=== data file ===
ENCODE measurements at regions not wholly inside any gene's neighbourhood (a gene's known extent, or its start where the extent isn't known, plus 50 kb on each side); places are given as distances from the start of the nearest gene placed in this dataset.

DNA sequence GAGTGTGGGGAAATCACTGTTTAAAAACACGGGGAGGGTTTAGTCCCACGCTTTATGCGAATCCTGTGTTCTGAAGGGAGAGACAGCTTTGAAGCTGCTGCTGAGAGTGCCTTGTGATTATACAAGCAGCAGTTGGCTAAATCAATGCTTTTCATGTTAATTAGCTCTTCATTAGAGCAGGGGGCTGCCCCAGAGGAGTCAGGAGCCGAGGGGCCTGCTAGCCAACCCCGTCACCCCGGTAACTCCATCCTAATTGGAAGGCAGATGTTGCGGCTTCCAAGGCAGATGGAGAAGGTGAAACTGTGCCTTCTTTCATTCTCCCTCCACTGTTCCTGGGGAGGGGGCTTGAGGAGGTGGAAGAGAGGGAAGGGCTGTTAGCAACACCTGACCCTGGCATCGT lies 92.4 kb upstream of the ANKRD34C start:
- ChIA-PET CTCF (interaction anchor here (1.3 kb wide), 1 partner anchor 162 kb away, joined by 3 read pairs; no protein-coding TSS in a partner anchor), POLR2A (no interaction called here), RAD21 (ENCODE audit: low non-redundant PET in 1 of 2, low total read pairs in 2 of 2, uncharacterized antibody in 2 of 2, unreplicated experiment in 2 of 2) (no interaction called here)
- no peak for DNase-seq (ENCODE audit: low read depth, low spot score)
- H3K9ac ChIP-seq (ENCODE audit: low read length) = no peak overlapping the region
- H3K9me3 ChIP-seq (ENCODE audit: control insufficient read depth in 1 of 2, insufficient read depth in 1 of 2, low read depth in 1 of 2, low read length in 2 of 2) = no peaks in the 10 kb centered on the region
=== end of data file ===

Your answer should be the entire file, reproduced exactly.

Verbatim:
ENCODE measurements at regions not wholly inside any gene's neighbourhood (a gene's known extent, or its start where the extent isn't known, plus 50 kb on each side); places are given as distances from the start of the nearest gene placed in this dataset.

DNA sequence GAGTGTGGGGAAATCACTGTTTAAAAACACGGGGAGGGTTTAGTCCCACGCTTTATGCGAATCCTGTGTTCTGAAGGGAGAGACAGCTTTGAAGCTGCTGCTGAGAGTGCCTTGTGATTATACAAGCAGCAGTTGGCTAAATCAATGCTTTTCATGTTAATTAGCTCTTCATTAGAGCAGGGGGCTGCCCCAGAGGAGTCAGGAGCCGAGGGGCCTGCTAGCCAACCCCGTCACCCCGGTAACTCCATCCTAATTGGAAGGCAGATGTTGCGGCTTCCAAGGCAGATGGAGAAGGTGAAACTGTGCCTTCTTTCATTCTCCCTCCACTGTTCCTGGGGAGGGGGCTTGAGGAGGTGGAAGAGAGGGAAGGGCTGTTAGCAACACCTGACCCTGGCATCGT lies 92.4 kb upstream of the ANKRD34C start:
- ChIA-PET CTCF (interaction anchor here (1.3 kb wide), 1 partner anchor 162 kb away, joined by 3 read pairs; no protein-coding TSS in a partner anchor), POLR2A (no interaction called here), RAD21 (ENCODE audit: low non-redundant PET in 1 of 2, low total read pairs in 2 of 2, uncharacterized antibody in 2 of 2, unreplicated experiment in 2 of 2) (no interaction called here)
- no peak for DNase-seq (ENCODE audit: low read depth, low spot score)
- H3K9ac ChIP-seq (ENCODE audit: low read length) = no peak overlapping the region
- H3K9me3 ChIP-seq (ENCODE audit: control insufficient read depth in 1 of 2, insufficient read depth in 1 of 2, low read depth in 1 of 2, low read length in 2 of 2) = no peaks in the 10 kb centered on the region